This course follows Penn State's College of Earth and Mineral Sciences Academic Integrity Guidelines for undergraduate students and Penn State's College of Earth and Mineral Sciences Academic Integrity Guidelines for graduate students. Penn State defines academic integrity as "the pursuit of scholarly activity in an open, honest and responsible manner." Academic integrity includes "a commitment not to engage in or tolerate acts of falsification, misrepresentation, or deception." In particular, the University defines plagiarism as "the fabrication of information and citations; submitting others' work from professional journals, books, articles, and papers; submission of other students' papers, lab results or project reports and representing the work as one's own." Penalties for violations of academic integrity may include course failure. To learn more, see Penn State's Academic Integrity Training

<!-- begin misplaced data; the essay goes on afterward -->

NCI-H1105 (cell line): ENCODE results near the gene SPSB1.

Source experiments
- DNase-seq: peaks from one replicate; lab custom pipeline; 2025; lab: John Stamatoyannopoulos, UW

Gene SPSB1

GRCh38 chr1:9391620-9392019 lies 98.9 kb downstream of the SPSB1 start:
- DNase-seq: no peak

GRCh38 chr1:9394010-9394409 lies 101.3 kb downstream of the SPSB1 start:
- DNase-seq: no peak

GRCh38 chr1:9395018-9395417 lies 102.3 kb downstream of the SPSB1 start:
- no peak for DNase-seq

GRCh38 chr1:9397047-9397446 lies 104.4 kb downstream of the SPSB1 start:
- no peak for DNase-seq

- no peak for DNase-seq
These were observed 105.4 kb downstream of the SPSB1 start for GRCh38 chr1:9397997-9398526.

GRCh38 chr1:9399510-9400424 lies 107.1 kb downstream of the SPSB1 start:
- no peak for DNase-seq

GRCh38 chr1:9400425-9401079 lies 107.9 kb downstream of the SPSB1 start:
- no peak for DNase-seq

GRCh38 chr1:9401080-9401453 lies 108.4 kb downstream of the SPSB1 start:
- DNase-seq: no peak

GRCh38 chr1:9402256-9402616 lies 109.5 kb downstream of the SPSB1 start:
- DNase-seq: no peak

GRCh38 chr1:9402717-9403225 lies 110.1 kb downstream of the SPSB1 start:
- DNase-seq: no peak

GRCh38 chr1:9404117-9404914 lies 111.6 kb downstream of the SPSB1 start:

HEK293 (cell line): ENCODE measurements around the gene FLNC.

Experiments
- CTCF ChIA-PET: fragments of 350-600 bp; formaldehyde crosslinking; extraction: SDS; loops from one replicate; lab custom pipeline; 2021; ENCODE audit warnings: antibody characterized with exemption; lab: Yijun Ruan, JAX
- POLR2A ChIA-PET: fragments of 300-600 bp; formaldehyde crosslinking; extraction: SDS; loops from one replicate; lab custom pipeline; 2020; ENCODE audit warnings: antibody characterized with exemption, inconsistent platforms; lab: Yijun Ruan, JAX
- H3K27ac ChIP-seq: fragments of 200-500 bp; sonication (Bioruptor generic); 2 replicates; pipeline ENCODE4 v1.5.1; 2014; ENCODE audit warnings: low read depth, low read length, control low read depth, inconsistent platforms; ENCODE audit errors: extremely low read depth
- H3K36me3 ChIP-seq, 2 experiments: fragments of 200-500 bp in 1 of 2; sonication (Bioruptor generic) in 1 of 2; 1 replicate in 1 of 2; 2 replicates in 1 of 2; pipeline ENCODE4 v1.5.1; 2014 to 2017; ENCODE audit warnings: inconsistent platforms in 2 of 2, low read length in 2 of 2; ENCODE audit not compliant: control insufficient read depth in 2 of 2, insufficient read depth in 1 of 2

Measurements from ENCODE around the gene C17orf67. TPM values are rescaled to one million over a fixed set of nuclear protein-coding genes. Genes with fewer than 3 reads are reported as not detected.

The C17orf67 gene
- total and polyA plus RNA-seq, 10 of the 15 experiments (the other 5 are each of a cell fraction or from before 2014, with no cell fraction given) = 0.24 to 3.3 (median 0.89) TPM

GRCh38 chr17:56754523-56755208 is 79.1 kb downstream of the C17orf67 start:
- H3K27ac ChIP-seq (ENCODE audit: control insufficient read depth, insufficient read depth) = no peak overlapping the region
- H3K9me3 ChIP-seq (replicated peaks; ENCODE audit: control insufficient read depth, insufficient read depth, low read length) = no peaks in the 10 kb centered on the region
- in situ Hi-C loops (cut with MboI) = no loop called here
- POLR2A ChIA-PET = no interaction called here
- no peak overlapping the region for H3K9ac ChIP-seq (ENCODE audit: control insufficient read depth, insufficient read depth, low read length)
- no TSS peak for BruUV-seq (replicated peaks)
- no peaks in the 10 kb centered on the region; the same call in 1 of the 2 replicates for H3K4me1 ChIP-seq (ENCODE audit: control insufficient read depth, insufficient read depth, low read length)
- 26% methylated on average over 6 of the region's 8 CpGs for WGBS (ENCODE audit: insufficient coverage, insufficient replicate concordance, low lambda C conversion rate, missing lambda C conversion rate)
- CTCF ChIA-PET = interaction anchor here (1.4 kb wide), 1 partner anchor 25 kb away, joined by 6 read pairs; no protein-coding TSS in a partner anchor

Course Copyright

All course materials students receive or to which students have online access are protected by copyright laws. Students may use course materials and make copies for their own use as needed, but unauthorized distribution and/or uploading of materials without the instructor’s express permission is strictly prohibited. University Policy AD 40, the University Policy Recording of Classroom Activities and Note Taking Services addresses this issue. Students who engage in the unauthorized distribution of copyrighted materials may be held in violation of the University’s Code of Conduct, and/or liable under Federal and State laws.

For example, uploading completed labs, homework, or other assignments to any study site constitutes a violation of this policy.